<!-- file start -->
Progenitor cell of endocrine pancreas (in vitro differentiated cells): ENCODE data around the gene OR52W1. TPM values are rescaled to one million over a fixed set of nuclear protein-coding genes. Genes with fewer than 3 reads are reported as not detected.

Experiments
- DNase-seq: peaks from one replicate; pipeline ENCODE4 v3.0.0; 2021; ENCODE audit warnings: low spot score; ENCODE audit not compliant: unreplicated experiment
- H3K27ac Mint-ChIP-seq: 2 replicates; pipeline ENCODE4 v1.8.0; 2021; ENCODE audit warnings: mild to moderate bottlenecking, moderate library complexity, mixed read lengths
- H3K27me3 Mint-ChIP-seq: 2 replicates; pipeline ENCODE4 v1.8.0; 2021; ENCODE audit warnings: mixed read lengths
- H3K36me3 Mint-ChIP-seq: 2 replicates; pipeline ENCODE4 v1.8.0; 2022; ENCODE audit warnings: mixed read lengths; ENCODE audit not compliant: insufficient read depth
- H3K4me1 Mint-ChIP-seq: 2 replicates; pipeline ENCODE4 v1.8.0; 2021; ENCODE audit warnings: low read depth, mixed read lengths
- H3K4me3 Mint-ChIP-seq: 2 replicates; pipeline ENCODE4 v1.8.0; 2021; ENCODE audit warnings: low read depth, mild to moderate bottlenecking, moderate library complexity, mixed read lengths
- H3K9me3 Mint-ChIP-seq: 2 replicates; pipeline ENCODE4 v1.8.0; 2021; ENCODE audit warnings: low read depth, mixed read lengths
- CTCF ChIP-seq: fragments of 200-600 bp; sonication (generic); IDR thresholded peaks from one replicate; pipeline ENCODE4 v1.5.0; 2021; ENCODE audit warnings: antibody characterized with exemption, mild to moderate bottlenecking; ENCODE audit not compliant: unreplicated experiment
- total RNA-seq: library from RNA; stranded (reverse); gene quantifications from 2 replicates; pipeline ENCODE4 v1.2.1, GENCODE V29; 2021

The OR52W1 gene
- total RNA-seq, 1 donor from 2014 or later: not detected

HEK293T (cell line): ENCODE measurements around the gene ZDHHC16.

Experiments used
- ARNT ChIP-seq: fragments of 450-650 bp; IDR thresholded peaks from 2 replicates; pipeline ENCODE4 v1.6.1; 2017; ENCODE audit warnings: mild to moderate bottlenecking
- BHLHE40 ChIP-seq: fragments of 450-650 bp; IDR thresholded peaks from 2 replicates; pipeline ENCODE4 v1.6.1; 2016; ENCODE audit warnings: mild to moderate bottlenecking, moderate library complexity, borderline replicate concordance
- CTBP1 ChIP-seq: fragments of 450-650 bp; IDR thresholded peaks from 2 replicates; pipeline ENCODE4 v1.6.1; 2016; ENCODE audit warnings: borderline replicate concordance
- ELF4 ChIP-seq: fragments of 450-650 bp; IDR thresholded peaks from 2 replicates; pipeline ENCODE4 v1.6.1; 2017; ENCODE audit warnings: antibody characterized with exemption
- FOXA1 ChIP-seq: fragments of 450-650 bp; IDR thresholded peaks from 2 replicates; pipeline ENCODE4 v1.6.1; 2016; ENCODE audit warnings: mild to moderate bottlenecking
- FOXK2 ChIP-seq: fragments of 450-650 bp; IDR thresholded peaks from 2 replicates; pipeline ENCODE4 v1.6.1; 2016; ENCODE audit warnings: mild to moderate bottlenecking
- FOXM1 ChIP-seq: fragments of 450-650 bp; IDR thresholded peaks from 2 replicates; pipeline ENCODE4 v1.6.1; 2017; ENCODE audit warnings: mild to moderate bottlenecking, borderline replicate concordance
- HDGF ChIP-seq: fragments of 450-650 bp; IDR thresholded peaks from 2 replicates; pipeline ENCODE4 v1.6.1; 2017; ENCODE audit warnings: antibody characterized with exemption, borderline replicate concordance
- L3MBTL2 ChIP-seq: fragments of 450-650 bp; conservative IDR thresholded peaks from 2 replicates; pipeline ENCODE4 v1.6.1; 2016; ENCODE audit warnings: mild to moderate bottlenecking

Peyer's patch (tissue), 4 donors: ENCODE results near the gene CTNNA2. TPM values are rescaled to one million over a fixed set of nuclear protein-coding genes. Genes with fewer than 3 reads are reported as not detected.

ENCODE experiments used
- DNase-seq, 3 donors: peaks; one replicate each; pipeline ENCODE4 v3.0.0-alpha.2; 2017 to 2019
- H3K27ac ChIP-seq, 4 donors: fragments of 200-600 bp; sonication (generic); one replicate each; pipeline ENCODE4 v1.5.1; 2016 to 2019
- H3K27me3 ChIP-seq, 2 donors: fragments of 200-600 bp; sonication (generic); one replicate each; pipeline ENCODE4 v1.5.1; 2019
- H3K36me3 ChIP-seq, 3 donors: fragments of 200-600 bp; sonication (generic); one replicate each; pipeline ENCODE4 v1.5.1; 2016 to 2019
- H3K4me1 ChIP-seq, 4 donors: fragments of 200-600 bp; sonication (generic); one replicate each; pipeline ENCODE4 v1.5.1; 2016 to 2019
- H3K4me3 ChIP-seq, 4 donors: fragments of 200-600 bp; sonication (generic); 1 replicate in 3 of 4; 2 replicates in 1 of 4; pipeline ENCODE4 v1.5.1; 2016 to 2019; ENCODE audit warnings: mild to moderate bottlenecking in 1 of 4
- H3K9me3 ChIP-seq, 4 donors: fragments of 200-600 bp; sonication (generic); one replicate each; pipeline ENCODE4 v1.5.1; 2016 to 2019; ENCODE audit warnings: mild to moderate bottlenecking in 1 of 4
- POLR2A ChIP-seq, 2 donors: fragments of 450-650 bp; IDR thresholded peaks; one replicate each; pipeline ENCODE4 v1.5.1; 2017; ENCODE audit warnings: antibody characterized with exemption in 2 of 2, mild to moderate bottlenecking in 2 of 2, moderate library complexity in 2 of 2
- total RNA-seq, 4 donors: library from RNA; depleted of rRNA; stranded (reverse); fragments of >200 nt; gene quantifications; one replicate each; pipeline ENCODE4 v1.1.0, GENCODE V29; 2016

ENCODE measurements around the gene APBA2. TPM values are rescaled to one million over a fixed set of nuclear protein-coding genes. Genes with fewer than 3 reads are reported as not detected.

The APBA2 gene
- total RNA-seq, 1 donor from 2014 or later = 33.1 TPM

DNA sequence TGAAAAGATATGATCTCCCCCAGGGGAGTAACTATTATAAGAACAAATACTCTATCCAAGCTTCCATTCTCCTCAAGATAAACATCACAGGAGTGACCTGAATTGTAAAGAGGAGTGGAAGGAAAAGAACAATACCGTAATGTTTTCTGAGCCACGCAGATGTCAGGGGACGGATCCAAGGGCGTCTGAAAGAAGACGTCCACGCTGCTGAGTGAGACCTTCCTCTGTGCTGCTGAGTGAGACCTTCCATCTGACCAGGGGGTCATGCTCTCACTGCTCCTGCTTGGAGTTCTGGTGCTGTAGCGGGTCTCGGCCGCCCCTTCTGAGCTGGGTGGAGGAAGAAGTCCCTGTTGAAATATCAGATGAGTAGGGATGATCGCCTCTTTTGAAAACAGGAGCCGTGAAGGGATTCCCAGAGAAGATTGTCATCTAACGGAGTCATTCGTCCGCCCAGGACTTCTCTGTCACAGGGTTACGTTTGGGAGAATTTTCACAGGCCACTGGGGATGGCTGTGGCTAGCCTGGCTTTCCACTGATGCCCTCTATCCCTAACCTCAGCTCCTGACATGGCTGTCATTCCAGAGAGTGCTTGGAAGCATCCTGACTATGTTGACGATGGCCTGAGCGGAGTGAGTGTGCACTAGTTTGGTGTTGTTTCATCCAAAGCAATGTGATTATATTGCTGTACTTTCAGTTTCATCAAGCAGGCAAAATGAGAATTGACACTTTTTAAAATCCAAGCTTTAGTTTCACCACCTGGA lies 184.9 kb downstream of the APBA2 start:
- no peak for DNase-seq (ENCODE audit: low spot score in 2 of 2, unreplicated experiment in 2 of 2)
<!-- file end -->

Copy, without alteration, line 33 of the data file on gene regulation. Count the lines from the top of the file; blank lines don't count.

- H3K9me3 ChIP-seq, 4 donors: fragments of 200-600 bp; sonication (generic); one replicate each; pipeline ENCODE4 v1.5.1; 2016 to 2019; ENCODE audit warnings: mild to moderate bottlenecking in 1 of 4